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Huntington's disease and eyeblink classical conditioning: Normal learning but abnormal timing

  • Diana S. Woodruff-Pak (a1) and Michelle Papka (a1)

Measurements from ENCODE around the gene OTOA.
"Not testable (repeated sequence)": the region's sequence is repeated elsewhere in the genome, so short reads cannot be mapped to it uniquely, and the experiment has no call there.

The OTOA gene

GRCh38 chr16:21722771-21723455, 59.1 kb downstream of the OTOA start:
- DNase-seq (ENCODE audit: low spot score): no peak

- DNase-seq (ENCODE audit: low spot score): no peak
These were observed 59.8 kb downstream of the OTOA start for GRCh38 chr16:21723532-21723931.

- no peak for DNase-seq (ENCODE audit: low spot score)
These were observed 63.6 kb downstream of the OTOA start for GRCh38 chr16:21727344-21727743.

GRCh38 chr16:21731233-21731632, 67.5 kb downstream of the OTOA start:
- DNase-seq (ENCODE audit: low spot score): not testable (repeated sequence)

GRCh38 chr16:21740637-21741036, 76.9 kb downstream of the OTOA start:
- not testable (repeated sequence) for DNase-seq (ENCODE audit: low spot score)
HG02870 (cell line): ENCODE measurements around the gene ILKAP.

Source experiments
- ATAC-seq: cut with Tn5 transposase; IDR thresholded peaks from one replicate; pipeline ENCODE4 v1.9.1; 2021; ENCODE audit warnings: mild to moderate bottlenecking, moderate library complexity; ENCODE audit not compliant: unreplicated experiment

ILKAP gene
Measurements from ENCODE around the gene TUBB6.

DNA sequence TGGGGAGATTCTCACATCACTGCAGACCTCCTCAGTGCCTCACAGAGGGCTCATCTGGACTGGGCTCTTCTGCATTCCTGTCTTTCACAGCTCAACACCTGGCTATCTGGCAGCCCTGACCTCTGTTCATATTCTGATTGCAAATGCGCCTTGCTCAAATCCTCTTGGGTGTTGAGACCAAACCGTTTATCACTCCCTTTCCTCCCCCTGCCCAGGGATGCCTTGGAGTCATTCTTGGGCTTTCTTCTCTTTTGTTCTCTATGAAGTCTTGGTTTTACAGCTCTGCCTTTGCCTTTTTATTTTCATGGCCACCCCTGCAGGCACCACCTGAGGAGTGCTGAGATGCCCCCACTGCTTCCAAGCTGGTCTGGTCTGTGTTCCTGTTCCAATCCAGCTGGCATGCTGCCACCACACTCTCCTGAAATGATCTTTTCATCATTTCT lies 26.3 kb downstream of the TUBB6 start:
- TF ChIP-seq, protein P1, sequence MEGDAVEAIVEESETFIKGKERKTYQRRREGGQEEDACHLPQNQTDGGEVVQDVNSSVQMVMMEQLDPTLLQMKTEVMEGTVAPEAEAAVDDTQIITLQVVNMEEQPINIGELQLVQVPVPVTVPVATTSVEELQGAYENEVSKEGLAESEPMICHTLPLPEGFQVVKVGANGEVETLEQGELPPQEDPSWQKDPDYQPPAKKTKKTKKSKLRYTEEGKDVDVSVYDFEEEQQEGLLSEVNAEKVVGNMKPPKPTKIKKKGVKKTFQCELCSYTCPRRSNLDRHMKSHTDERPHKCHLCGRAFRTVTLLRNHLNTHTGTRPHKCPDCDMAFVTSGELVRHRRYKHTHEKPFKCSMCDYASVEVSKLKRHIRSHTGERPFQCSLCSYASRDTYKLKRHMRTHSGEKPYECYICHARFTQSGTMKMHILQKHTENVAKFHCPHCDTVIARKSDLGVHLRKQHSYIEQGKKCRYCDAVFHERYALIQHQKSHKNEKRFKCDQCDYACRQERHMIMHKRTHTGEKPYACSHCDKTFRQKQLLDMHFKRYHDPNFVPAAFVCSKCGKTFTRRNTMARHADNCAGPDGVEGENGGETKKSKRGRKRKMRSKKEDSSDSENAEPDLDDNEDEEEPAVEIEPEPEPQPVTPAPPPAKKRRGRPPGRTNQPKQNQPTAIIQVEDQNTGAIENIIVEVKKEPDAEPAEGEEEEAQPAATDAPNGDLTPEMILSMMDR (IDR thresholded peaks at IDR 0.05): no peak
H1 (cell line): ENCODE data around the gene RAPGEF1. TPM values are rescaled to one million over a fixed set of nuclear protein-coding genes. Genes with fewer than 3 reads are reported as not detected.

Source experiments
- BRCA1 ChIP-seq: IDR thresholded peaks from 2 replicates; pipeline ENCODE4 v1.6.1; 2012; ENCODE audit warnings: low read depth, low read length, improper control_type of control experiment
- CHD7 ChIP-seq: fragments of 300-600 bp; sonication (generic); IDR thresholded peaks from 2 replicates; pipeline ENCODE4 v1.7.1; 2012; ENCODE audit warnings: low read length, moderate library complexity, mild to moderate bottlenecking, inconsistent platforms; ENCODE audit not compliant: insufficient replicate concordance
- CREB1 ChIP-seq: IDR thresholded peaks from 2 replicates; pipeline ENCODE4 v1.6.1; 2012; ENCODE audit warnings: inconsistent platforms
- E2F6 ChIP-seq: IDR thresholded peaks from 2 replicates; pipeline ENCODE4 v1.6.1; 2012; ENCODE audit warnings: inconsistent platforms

On the basis of what is known about the neural circuitry essential or normally involved in eyeblink classical conditioning (EBCC), the pattern of neurodegeneration in Huntington's disease (HD) would not appear to interfere with this type of learning. HD causes severe atrophy of the basal ganglia and thinning and shrinkage of the cerebral cortex. However, the hippocampus and hippocampal cholinergic system remain relatively intact, as does the cerebellum. Because the brain circuitry engaged in EBCC is neither lesioned nor disrupted in HD, it was predicted that HD patients would perform like normal control subjects in the 400-ms delay EBCC paradigm. Performance of seven patients with HD was compared to age-matched normals, with two control subjects matched to each HD patient. There were no differences in production of conditioned responses (CRs) between HD patients and normal control subjects, but the timing of the CR was abnormal in HD. Comparisons of HD patients to patients with other neurodegenerative diseases (probable Alzheimer's disease (PAD) and Down syndrome (DS) over the age of 35 with presumed Alzheimer-like neuropathology) and to patients with cerebellar lesions demonstrated significantly better EBCC performance in HD. Results suggest that the ability to acquire CRs is normal in HD, but the striatum may have some role in optimizing the timing of the CR. (JINS, 1996, 2, 323–334.)



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